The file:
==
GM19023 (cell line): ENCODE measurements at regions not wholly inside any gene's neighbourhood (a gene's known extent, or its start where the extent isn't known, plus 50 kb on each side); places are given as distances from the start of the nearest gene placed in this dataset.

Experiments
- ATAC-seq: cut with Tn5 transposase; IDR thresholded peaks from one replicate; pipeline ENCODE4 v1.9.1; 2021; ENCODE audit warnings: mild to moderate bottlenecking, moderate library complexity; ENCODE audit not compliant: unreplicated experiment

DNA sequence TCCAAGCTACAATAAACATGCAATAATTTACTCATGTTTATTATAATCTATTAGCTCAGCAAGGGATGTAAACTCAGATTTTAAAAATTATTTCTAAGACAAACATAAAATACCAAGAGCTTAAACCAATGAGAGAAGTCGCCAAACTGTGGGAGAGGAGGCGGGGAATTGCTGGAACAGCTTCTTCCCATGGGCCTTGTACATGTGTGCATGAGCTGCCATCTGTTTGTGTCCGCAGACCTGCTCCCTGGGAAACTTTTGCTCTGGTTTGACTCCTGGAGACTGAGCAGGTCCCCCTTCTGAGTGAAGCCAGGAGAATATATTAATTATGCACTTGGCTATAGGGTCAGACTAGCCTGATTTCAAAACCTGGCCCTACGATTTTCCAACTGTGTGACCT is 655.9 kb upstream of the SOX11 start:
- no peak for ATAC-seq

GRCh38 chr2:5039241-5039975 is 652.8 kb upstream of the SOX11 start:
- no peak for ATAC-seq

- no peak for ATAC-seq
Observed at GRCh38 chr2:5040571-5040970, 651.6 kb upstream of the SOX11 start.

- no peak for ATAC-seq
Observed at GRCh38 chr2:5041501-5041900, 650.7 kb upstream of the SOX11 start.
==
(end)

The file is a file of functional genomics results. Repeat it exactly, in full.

GM19023 (cell line): ENCODE measurements at regions not wholly inside any gene's neighbourhood (a gene's known extent, or its start where the extent isn't known, plus 50 kb on each side); places are given as distances from the start of the nearest gene placed in this dataset.

Experiments
- ATAC-seq: cut with Tn5 transposase; IDR thresholded peaks from one replicate; pipeline ENCODE4 v1.9.1; 2021; ENCODE audit warnings: mild to moderate bottlenecking, moderate library complexity; ENCODE audit not compliant: unreplicated experiment

DNA sequence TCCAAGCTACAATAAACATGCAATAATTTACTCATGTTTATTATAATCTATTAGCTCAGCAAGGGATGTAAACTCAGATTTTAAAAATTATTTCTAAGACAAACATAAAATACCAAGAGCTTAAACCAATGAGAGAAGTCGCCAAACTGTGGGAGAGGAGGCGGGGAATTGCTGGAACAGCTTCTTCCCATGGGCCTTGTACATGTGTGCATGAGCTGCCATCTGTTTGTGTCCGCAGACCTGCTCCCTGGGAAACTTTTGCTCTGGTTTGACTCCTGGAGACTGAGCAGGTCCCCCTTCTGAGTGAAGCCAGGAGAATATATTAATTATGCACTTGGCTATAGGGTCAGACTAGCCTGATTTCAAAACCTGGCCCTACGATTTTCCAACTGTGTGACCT is 655.9 kb upstream of the SOX11 start:
- no peak for ATAC-seq

GRCh38 chr2:5039241-5039975 is 652.8 kb upstream of the SOX11 start:
- no peak for ATAC-seq

- no peak for ATAC-seq
Observed at GRCh38 chr2:5040571-5040970, 651.6 kb upstream of the SOX11 start.

- no peak for ATAC-seq
Observed at GRCh38 chr2:5041501-5041900, 650.7 kb upstream of the SOX11 start.